It’s been two days at the 19th Indo-Pacific Prehistory Congress at Hanoi and it’s been a massive gathering with lots of great meet-ups. The opening ceremony yesterday was quite big – I found it quite cool that the former president of Vietnam (Tran Duc Long) is also the president of the Vietnam Association of Archaeology.
Indo-Pacific pre-historians meet in Hanoi
Nhan Dan, 30 November 2009
Continue reading “Hey, that's us!”
For the next two weeks I’ll be away in Hanoi for the 19th Indo-Pacific Prehistory Association Congress in Hanoi, so I probably will not have time to write as much here. If you are headed for the IPPA Congress as well, hope to meet face-to-face and say hi!
Folks in Singapore interested about the wealth of archaeological treasures found in the water of Southeast Asia might be interested in Dr Flecker’s talk at NUS on Tuesday.
Assorted Treasures: A Millennium of Shipwreck Artifacts and the Stories they Tell
Tuesday, 01 Dec 2009, 4.00pm – 6.00pm
Seminar Room II, Institute of Southeast Asian Studies
Continue reading “Public Lecture: A Millennium of Shipwreck Artifacts and the Stories they Tell”
Divers from Southeast Asia are currently in Thailand undergoing training by Unesco to preserve underwater cultural treasures.
photo credit: ben.ramirez
Treasures of the deep gain protection
Bangkok Post, 23 November 2009
Continue reading “Divers undergo training to preserve shipwrecks”
I end off my series on using a pole camera for archaeology (check out Parts 1: The Problem, 2: Field Test and 3: Parts list) with some evaluative notes about the use of the polecam, some things I might want to try out for later, and the cost of the whole setup.
Continue reading “Pole photography for archaeology – Part 4: Evaluations”
The excavation at the site of the Majapahit Information Centre concluded last week, yielding the discovery of 150,000 fragments (?) and 60,000 Chinese coins (periods not specified). The haul of Chinese cash has been interpreted as th existence of trade and diplomatic relations between China and Majapahit, but I think it’s important to note that Chinese coinage is found just about everywhere in Southeast Asia – it could have been accepted as some sort of universal currrency, similar to how the US dollar is accepted in most parts of SEA today.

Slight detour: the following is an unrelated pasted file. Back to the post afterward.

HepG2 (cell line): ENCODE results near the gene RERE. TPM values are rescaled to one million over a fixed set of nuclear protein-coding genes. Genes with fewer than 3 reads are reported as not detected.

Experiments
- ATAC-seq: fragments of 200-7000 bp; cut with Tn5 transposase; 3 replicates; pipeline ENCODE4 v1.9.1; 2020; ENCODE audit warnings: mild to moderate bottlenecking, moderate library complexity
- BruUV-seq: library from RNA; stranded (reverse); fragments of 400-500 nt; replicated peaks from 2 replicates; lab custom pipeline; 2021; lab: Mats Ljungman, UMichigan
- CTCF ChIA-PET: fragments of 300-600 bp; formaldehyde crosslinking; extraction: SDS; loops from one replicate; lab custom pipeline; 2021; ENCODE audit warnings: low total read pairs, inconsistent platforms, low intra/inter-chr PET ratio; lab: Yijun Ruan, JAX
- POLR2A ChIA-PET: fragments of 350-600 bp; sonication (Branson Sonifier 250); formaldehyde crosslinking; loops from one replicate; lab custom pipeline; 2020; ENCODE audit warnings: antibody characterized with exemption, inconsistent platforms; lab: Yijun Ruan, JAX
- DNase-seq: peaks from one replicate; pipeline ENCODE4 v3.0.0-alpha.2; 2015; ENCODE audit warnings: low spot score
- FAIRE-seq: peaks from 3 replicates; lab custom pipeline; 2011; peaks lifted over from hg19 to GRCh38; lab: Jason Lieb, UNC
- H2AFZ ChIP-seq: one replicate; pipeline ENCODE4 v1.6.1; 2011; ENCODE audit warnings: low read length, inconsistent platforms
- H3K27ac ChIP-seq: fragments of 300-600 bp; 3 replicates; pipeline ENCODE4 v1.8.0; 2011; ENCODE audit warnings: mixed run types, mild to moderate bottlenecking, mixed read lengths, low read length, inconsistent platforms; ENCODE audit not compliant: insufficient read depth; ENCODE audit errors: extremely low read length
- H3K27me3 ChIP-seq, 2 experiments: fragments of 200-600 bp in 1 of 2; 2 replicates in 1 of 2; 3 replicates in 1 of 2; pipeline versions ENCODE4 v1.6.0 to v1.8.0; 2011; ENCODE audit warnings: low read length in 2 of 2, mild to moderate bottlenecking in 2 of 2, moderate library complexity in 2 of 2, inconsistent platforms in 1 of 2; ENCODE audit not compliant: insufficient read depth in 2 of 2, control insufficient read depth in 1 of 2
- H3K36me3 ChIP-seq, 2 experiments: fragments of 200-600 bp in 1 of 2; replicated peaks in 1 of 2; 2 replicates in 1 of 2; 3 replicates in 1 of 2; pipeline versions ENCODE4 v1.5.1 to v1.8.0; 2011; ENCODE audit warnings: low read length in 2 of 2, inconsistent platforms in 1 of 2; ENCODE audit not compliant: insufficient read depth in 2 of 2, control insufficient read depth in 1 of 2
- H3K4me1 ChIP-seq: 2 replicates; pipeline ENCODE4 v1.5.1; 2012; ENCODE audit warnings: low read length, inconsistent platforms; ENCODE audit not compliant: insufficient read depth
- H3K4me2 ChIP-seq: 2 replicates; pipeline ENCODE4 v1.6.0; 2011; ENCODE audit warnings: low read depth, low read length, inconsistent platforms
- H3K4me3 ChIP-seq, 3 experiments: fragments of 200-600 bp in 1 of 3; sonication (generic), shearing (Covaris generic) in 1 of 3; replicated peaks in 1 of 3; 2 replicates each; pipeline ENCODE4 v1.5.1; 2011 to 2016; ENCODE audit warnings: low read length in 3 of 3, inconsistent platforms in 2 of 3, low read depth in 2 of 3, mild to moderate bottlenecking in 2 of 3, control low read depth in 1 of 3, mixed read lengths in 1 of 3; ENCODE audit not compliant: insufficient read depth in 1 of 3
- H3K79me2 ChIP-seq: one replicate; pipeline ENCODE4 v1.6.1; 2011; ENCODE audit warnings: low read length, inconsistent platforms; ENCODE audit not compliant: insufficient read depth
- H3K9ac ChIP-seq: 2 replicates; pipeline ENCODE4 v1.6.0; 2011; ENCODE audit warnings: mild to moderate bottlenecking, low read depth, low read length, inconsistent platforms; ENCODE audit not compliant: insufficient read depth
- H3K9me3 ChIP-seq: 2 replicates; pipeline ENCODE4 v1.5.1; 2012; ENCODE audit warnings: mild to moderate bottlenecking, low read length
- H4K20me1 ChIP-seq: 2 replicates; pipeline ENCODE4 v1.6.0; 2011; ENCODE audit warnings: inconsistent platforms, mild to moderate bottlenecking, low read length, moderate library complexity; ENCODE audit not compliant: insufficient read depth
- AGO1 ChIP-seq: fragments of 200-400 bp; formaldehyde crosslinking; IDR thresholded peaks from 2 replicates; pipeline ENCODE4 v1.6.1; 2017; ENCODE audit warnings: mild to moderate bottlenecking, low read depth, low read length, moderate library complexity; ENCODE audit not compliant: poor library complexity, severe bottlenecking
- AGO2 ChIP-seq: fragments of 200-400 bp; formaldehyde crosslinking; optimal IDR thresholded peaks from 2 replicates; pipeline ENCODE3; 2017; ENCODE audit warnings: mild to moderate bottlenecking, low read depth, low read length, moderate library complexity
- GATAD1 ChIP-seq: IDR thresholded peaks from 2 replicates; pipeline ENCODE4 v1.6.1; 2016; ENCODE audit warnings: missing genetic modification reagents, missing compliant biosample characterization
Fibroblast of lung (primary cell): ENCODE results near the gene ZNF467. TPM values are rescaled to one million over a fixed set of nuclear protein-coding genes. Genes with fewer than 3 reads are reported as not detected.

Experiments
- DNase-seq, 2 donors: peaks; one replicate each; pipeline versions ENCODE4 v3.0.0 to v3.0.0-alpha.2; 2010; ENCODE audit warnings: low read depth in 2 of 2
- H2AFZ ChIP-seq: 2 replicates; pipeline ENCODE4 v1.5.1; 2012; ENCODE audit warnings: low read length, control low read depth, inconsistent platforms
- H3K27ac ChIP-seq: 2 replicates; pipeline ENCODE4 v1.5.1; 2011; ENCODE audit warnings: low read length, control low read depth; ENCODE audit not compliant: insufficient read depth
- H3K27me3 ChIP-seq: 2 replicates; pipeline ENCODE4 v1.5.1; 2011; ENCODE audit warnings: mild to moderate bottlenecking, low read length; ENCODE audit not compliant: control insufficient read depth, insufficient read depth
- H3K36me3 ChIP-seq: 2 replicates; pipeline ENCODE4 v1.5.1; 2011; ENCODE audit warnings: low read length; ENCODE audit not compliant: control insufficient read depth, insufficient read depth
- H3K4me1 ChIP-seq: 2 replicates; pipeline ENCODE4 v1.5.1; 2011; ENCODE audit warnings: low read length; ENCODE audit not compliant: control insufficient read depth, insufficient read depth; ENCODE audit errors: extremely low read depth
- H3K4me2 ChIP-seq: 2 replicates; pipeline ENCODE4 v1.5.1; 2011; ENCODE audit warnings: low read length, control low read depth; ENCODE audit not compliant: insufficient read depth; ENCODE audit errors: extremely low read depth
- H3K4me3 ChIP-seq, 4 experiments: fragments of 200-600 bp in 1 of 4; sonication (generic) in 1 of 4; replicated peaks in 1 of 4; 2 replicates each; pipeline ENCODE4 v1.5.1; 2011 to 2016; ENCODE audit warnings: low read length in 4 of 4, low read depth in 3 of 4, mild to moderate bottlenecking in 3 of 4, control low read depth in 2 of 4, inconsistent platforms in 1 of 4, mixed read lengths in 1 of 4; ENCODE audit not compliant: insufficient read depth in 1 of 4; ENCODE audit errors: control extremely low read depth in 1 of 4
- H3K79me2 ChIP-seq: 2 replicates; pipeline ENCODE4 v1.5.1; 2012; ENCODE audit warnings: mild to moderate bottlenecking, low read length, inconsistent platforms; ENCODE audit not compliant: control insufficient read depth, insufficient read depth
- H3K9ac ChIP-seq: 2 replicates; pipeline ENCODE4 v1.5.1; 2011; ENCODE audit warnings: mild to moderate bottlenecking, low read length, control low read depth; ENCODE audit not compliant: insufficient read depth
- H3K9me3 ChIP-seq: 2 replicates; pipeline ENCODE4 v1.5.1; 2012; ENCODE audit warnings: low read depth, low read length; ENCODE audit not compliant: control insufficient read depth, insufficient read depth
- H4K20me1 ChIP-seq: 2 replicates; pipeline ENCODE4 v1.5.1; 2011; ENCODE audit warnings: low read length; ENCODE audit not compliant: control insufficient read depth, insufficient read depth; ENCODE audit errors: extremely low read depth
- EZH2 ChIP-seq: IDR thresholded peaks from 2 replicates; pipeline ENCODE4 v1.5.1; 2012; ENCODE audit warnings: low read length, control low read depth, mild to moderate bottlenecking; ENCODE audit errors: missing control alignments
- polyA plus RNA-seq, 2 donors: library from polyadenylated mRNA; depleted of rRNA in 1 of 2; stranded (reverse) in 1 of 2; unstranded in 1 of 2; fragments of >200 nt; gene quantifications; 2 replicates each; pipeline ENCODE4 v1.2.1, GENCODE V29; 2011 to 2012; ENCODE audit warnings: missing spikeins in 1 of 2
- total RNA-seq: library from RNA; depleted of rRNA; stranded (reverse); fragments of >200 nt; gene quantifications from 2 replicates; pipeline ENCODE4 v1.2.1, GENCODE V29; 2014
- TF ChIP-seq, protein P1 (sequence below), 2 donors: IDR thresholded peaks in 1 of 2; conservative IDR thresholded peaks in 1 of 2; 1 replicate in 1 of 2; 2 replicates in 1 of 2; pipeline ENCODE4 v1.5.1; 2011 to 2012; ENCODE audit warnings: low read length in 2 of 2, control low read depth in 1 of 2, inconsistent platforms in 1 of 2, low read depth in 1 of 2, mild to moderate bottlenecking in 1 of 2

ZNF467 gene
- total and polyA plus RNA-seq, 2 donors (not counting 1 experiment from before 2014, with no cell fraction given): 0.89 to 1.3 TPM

Ratusan Ribu Peninggalan Majapahit Ditemukan
Kompas.com, 22 November 2009
Translation via Google Translate
Continue reading “Excavations at Trowulan Information Centre ends”
300-year-old Buddha images in a temple in Ayutthaya province in Thailand have either been damaged or stolen by thieves.
Ayutthaya temple hit by thieves
Bangkok Post, 22 November 2009
Continue reading “Thieves strike at Ayutthaya temple”
You’ve seen the polecam in action in the last post, in this post we’ll take a closer look at the polecam rig, the parts I used and the factors I considered for each part.
Continue reading “Pole photography for archaeology – Part 3: Parts List”
The Thai Fine Arts Department, which oversees traditional arts and archaeology in Thailand is reported to have a shortage of skilled staff particularly archaeological staff, because of cuts in staff and the highly-specialised nature of some of the jobs involved.
Fine Arts Department faces staff shortage
Bangkok Post, 21 November 2009
Continue reading “Lack of skilled staff at the Fine Arts Department”
Scholars in Sri Lanka voiced their criticism of the country’s tourism campaign to promote a ‘Ramayana Trail’, aimed at Hindu pilgrims to visit sites in Sri Lanka associated with the Ramayana epic. The Ramayana is an Indian epic about the life of Rama and whose influence in traditional Southeast Asian art forms endure to today. Archaeologists and historians both question the authenticity of the sites on the “Ramayana Trail” and the melding of legend with fact.
photo credit: lensbug.chandru
â€˜Ramayana trailâ€™ draws heavy flak
Asian Tribune, 20 November 2009
Continue reading “Scholars speak out against 'Ramayana Trail'”